Chinese researchers found that grandparents could play an important role in preventing childhood obesity as children in a family-based obesity-intervention program that included parents and grandparents had a significantly lower mean zBMI score at one year than the control group. The findings in PLOS Medicine, based on 1,641 6-year-old children, revealed that those in the intervention group were more likely to engage in physical activity and eat more fruits and vegetables, compared with those in the control group.
Medscape (free registration) (12/4) 
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Study suggests snacks may boost diet quality in children
Average Healthy Eating Index scores for meals eaten by children ages 5 to 7 were 55.3 out of a possible 100 points, but when snacks were included in the analysis, the scores increased to 57.1, researchers reported in the Journal of the Academy of Nutrition and Dietetics. Children averaged just two-thirds of a serving of fruit and just over a half-serving of vegetables daily when looking at just meals, but when snacks were included that increased to 1.08 servings for fruit and 1.29 servings of vegetables.
Reuters (12/4) 
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Trends & Technology
Survey: Patients are frustrated with appointment setting
Patients expect the health care industry to be as responsive as service providers in other fields and would like to see health care providers offer after-hours appointments and minimize the number of days they must wait to see a physician, according to a survey by DocASAP. Ninety percent of respondents said they would try other options including telemedicine or a phone consultation if they could not get an appointment immediately.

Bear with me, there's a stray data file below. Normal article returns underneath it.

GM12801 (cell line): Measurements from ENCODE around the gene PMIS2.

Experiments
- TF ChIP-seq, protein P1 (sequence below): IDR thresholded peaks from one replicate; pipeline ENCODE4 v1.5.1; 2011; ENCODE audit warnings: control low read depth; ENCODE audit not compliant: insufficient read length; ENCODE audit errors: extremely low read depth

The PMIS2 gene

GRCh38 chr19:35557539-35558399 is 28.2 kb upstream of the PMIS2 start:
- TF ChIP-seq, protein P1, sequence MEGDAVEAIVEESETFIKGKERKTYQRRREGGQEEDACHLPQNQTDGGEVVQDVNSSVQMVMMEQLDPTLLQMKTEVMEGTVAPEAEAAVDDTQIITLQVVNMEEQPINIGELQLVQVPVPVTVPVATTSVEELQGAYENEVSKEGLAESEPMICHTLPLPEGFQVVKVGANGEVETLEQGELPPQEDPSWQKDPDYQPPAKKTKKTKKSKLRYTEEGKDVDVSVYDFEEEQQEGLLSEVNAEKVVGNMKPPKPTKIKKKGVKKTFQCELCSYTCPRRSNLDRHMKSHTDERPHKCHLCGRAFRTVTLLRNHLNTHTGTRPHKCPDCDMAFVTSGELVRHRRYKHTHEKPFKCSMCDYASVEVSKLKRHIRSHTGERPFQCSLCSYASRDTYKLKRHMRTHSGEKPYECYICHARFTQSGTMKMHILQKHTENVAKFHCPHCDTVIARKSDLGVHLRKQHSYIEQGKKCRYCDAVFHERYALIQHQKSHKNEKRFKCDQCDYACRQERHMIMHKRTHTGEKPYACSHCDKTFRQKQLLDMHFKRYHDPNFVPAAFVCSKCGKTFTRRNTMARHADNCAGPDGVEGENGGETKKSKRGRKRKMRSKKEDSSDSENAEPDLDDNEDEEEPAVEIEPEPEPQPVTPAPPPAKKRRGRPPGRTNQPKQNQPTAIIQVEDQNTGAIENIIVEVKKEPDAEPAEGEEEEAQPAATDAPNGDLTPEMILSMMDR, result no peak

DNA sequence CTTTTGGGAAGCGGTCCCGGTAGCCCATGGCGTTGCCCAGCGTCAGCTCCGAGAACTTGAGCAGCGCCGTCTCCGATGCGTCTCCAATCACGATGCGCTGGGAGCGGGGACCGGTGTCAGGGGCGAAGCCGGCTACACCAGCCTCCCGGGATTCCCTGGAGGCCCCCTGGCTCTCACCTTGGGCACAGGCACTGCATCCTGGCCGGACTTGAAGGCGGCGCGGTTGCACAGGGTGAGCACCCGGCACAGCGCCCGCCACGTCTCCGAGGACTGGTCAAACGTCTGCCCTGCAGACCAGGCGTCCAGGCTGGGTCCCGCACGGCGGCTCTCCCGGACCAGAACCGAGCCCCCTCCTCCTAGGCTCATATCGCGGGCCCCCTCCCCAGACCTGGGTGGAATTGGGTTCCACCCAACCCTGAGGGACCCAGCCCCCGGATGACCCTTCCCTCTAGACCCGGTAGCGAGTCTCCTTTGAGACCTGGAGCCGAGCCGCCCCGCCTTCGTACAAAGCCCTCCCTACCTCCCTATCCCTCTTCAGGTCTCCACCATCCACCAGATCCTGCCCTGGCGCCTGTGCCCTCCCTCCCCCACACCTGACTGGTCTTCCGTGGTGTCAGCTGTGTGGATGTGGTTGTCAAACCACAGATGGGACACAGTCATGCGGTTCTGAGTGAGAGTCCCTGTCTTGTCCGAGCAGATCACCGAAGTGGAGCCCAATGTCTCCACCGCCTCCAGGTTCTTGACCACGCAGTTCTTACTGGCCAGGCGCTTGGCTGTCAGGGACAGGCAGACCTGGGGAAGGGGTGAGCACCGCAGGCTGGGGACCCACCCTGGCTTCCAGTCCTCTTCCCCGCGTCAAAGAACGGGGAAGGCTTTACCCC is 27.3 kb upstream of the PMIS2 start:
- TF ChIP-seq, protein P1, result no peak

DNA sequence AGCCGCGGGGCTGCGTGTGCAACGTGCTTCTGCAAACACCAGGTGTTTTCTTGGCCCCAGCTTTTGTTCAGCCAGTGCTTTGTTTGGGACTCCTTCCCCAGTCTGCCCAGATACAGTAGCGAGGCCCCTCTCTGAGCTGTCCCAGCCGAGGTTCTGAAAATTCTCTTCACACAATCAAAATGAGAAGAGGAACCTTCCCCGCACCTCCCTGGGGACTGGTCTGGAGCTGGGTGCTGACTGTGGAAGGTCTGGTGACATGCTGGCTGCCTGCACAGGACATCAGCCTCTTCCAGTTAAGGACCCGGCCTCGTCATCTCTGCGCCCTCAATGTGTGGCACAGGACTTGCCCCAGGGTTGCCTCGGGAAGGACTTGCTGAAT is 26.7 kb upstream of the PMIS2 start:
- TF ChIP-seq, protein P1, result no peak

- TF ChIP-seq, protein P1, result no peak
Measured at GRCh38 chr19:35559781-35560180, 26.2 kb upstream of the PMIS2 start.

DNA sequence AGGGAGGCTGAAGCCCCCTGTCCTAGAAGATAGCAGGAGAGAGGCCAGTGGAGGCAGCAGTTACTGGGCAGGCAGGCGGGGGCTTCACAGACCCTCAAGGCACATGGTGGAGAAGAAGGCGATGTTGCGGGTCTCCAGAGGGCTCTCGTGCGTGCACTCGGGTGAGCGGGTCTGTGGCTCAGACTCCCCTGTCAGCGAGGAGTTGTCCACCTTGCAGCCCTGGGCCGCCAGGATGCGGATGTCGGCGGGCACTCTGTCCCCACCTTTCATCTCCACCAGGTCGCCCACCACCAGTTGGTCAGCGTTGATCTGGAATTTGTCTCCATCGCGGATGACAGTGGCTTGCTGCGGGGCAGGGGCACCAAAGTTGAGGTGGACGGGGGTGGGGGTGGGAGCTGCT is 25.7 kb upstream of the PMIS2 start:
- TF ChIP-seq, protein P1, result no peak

MD Magazine online (12/5) 
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Report: Urban schools need more nutrition education
School meals are getting healthier, but urban school districts have not focused enough time and resources on nutrition education, according to the CDC's 2018 School Health Profiles Report, released this month. The report notes that many cities have poor records when it comes to making nutrition education a requirement, such as Boston, where only 29.4% of schools require it and in San Francisco, where 41.1% of schools have such a rule.
United Press International (12/5) 
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Health Policy & Regulations
SNAP rule may end benefits for almost 700K recipients
The Trump administration on Wednesday approved a rule that could remove almost 700,000 people from the Supplemental Nutrition Assistance Program by making it more difficult for states to waive program work requirements. Two additional rules proposed by the administration that would affect SNAP would change how states automatically enroll families that receive other federal aid and limit deductions made for housing and utility costs.
NBC News (12/5),  The New York Times (tiered subscription model) (12/4) 
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House expected to pass Pelosi's drug-pricing bill next week
House leaders said the chamber will vote next week on legislation introduced by House Speaker Nancy Pelosi, D-Calif., that would allow HHS to negotiate drug prices for up to 250 drugs per year. The House is expected to pass the measure, but Senate Majority Leader Mitch McConnell, R-Ky., has vowed to block it.
The Hill (12/5)